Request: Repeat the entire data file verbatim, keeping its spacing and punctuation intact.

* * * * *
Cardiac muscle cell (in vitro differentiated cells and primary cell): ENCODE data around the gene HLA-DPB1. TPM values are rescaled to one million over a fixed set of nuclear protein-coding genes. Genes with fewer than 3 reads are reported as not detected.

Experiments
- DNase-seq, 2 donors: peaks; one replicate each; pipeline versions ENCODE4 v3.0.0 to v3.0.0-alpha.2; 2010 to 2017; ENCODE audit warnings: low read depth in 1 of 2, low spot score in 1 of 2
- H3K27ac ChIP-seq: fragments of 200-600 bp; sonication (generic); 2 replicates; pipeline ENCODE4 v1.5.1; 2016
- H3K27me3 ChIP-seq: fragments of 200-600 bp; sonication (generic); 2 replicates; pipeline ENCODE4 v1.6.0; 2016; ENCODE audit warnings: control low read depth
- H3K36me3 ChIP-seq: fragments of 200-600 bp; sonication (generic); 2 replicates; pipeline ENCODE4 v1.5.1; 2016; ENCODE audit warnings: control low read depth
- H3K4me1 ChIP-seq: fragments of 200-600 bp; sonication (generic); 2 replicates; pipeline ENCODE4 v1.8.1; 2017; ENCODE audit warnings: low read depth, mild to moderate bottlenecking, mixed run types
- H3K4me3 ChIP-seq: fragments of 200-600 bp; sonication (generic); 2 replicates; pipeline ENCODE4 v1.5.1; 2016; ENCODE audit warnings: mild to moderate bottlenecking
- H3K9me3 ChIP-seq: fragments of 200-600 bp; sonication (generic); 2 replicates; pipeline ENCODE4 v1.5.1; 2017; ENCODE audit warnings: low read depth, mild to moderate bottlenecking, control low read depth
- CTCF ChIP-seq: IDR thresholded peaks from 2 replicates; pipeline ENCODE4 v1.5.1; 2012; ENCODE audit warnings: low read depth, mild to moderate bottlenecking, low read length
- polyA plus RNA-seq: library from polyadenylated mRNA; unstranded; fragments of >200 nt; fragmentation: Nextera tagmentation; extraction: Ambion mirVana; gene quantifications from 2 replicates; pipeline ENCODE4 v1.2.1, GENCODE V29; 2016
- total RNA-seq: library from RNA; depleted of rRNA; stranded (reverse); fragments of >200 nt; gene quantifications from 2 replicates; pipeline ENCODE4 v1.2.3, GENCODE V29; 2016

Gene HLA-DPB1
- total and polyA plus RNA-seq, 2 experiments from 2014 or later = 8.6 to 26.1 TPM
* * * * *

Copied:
Cardiac muscle cell (in vitro differentiated cells and primary cell): ENCODE data around the gene HLA-DPB1. TPM values are rescaled to one million over a fixed set of nuclear protein-coding genes. Genes with fewer than 3 reads are reported as not detected.

Experiments
- DNase-seq, 2 donors: peaks; one replicate each; pipeline versions ENCODE4 v3.0.0 to v3.0.0-alpha.2; 2010 to 2017; ENCODE audit warnings: low read depth in 1 of 2, low spot score in 1 of 2
- H3K27ac ChIP-seq: fragments of 200-600 bp; sonication (generic); 2 replicates; pipeline ENCODE4 v1.5.1; 2016
- H3K27me3 ChIP-seq: fragments of 200-600 bp; sonication (generic); 2 replicates; pipeline ENCODE4 v1.6.0; 2016; ENCODE audit warnings: control low read depth
- H3K36me3 ChIP-seq: fragments of 200-600 bp; sonication (generic); 2 replicates; pipeline ENCODE4 v1.5.1; 2016; ENCODE audit warnings: control low read depth
- H3K4me1 ChIP-seq: fragments of 200-600 bp; sonication (generic); 2 replicates; pipeline ENCODE4 v1.8.1; 2017; ENCODE audit warnings: low read depth, mild to moderate bottlenecking, mixed run types
- H3K4me3 ChIP-seq: fragments of 200-600 bp; sonication (generic); 2 replicates; pipeline ENCODE4 v1.5.1; 2016; ENCODE audit warnings: mild to moderate bottlenecking
- H3K9me3 ChIP-seq: fragments of 200-600 bp; sonication (generic); 2 replicates; pipeline ENCODE4 v1.5.1; 2017; ENCODE audit warnings: low read depth, mild to moderate bottlenecking, control low read depth
- CTCF ChIP-seq: IDR thresholded peaks from 2 replicates; pipeline ENCODE4 v1.5.1; 2012; ENCODE audit warnings: low read depth, mild to moderate bottlenecking, low read length
- polyA plus RNA-seq: library from polyadenylated mRNA; unstranded; fragments of >200 nt; fragmentation: Nextera tagmentation; extraction: Ambion mirVana; gene quantifications from 2 replicates; pipeline ENCODE4 v1.2.1, GENCODE V29; 2016
- total RNA-seq: library from RNA; depleted of rRNA; stranded (reverse); fragments of >200 nt; gene quantifications from 2 replicates; pipeline ENCODE4 v1.2.3, GENCODE V29; 2016

Gene HLA-DPB1
- total and polyA plus RNA-seq, 2 experiments from 2014 or later = 8.6 to 26.1 TPM